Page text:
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SPIE Professional October 2008

Sensitive Photoresists

New studies of photoresist sensitivity for EUV lithography have major implications for semiconductor manufacturing.

Photoresists used in EUV lithography processes are twice as sensitive as previously believed, according to new measurement studies of photoresist sensitivity. The new information may have wide-ranging implications for future semiconductor manufacturing.

If the photoresists are indeed twice as sensitive, then they may have the sensitivity needed for high-volume manufacturing. However, the flip side is that the extreme ultraviolet optical systems in tools now being deployed are only about half as effective as lithographers thought.

Scientists at the National Institute of Standards and Technology (NIST) and Advanced Light Source (ALS), a division of Lawrence Berkeley National Laboratory (CA), conducted the metrology studies.

NIST researchers exposed a 300 mm silicon wafer with incrementally increasing doses of extreme ultraviolet light (EUV) in 15 areas. After the wafer was developed, the team determined that the seventh exposure was the minimum dose required (E0) to fully remove the resist.
NIST researchers exposed a 300 mm silicon wafer with incrementally increasing doses of extreme ultraviolet light (EUV) in 15 areas. After the wafer was developed, the team determined that the seventh exposure was the minimum dose required (E0) to fully remove the resist. (Image courtesy of NIST)

The drive to make circuits with ever smaller features has pushed manufacturers to use shorter and shorter wavelengths of light. EUVL is emerging as the putative next generation in this progression and requires developing both suitable light sources and photoresists that can retain the fine details of the circuit, balancing sensitivity, line edge roughness, and spatial resolution. (See related articles discussing EUV lithography by Bill Arnold and Chris Mack.)

NIST researcher Steve Grantham notes that leading-edge optical lithography light sources in use today emit light with a wavelength of about 193 nanometers. EUVL sources produce light with wavelengths about an order of magnitude smaller, around 13.5 nanometers.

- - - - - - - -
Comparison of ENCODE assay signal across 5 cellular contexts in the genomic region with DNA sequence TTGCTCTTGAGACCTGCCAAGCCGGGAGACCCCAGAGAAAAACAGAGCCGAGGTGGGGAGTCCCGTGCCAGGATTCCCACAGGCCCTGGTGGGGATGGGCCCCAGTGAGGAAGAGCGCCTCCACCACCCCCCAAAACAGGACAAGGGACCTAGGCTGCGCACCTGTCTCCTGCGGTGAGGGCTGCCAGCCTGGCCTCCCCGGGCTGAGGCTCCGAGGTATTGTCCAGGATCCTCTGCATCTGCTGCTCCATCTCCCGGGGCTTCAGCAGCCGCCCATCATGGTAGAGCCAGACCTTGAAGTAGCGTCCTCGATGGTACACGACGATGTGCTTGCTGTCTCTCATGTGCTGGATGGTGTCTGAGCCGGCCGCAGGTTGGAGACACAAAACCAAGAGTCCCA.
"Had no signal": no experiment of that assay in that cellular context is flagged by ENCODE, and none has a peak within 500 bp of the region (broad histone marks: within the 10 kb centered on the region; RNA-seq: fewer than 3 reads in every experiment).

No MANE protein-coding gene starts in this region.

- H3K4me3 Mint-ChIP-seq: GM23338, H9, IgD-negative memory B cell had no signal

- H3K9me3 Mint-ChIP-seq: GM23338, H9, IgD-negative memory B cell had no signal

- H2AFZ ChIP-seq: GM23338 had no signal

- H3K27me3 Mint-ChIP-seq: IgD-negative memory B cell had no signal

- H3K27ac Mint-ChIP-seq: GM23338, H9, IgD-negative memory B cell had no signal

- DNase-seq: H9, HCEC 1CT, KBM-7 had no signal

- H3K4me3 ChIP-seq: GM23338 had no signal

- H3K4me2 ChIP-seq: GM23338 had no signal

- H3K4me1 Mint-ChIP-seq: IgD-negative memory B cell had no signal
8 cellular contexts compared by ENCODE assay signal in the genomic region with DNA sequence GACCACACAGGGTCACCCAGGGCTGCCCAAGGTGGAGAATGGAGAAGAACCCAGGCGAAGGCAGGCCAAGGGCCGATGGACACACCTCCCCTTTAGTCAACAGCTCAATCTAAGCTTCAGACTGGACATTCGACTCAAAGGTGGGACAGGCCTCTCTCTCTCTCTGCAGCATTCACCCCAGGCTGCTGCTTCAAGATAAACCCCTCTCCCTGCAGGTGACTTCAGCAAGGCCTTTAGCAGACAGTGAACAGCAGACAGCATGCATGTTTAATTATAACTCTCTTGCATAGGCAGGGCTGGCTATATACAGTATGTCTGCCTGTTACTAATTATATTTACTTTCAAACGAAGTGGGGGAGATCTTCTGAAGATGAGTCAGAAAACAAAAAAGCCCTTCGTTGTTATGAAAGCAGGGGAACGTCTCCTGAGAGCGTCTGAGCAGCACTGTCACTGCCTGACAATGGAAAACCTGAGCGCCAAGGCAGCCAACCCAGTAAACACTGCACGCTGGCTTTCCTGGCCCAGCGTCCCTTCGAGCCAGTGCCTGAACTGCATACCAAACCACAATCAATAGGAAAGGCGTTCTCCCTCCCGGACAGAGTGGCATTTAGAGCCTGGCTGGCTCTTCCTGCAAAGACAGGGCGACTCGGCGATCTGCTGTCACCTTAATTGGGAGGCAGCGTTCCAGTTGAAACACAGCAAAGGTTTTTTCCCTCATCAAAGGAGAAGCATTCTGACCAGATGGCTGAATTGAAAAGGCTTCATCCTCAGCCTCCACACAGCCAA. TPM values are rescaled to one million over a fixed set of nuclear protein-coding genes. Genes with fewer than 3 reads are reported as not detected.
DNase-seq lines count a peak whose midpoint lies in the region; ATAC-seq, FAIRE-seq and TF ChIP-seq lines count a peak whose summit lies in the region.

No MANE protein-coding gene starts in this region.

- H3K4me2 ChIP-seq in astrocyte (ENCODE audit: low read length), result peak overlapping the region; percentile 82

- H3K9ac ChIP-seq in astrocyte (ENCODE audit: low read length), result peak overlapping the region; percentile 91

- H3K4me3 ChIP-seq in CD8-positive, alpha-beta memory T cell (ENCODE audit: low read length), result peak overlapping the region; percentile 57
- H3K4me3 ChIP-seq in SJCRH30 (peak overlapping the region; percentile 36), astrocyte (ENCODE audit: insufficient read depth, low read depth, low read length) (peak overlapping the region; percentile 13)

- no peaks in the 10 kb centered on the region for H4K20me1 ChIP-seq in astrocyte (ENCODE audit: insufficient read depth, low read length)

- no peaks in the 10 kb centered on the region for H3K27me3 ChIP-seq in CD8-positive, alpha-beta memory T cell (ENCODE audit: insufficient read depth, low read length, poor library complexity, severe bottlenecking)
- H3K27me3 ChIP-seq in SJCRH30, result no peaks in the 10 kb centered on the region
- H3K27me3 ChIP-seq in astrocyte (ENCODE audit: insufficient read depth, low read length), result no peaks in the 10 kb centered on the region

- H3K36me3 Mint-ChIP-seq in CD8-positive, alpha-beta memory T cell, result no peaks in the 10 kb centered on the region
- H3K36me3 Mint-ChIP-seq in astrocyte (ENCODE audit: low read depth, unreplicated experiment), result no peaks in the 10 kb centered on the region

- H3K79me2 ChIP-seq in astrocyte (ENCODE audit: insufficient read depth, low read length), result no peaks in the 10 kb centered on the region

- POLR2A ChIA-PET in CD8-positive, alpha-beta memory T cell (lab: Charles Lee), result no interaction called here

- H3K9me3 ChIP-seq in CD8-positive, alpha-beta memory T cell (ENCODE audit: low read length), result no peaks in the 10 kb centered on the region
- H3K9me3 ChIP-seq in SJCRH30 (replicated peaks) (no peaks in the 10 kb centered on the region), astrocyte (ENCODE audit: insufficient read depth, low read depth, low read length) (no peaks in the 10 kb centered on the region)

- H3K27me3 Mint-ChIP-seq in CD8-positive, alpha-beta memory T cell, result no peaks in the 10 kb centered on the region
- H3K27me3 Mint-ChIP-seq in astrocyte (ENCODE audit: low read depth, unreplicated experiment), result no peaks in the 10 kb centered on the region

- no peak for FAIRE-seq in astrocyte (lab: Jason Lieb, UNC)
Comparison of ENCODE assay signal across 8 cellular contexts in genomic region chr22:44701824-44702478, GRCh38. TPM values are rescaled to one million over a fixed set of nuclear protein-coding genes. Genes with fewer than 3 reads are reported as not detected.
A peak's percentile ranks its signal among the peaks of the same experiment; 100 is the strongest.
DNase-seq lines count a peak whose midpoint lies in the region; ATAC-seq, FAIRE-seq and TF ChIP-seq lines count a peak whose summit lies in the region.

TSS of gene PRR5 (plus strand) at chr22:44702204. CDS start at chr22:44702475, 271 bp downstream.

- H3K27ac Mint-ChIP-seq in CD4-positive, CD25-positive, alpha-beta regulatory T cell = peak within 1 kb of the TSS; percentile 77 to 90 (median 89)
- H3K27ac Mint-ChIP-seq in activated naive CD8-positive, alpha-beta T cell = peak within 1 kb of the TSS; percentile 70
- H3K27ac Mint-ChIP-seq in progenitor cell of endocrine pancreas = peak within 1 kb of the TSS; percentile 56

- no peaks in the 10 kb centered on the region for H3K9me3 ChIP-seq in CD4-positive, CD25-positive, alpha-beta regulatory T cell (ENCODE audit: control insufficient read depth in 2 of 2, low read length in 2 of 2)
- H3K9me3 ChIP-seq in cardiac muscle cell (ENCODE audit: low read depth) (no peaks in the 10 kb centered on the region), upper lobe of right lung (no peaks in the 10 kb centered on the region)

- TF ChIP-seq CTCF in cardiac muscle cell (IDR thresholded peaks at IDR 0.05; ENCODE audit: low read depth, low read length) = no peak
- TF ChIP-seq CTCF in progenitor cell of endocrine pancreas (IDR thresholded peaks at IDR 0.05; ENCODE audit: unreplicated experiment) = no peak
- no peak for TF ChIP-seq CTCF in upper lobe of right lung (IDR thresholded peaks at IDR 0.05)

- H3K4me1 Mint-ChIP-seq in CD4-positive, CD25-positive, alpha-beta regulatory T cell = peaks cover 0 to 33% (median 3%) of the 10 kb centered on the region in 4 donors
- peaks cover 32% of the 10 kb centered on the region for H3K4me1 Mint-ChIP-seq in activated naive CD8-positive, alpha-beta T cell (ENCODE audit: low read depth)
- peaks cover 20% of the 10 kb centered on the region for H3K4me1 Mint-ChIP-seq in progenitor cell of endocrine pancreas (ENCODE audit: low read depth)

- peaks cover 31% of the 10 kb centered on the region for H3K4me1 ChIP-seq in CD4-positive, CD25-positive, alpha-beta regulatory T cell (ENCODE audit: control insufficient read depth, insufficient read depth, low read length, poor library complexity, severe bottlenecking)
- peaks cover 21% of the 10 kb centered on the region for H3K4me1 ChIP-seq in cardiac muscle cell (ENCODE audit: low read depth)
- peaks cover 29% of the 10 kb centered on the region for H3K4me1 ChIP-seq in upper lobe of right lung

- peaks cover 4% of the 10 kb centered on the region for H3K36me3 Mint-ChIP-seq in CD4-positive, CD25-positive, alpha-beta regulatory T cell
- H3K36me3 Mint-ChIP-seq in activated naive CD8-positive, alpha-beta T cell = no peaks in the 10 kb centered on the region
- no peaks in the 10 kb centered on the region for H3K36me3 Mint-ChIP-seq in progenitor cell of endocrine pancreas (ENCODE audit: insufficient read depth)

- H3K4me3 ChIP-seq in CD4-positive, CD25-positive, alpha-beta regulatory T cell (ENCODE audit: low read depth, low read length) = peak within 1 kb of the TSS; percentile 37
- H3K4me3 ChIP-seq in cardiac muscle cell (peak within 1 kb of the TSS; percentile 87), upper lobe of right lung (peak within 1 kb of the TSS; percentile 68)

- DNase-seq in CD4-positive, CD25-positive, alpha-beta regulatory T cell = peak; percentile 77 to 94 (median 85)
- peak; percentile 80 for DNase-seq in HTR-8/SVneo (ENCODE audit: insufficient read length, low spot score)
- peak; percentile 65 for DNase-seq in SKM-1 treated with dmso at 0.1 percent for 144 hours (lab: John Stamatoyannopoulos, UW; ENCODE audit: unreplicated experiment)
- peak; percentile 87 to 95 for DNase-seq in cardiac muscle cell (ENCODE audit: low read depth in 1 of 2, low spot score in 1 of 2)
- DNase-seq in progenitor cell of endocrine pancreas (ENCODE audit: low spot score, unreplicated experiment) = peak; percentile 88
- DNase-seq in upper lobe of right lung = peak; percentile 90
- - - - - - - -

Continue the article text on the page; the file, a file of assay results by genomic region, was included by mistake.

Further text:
Because there are no transmissive materials to make lenses at 13.5 nm, mirrors have to be used to focus this light.

Developing Metrology Standards and Techniques

Until recently, EUV photoresist sensitivity was referenced to a measurement technique developed at Sandia National Labs in the 1990s. Late in 2007, scientists at ALS in Berkeley used a NIST-calibrated photodetector to check the standard. Their detector-based measurements indicated that the resist's sensitivity was about twice that of the resist-based calibration standard.

After the Berkeley group presented its findings at an SPIE Advanced Lithography conference in February, Intel asked NIST to make an independent determination of the EUVL resist sensitivity to validate the results. Measurements conducted at the NIST SURF III Synchrotron Ultraviolet Radiation Facility agreed with those of the Berkeley group.

The fact that the photoresist is now known to be twice as sensitive to the EUV light implies that the current EUV demonstration systems are only delivering half as much light energy as had been expected to the wafer plane.

"These results are significant for a technology that faces many challenges before it is slated to become a high-volume manufacturing process," Grantham says. "It should open the eyes of the industry to the need for accurate dose metrology and the use of traceable standards in their evaluations of source and lithography tool performance."


EUVL Process

Extreme ultraviolet lithography (EUVL) is a process analogous to film photography. A silicon wafer is coated with photoresist and exposed to EUV light that reflects off a patterned "photomask." The solubility of the coating changes where the light strikes the resist. When developed, the soluble portions wash away, leaving the same pattern exposed on the silicon surface for the processing steps that ultimately create microcircuits. (Source: NIST)


Have a question or comment about this article? Write to us at SPIEprofessional@spie.org. 


DOI: 10.1117/2.4200810.06

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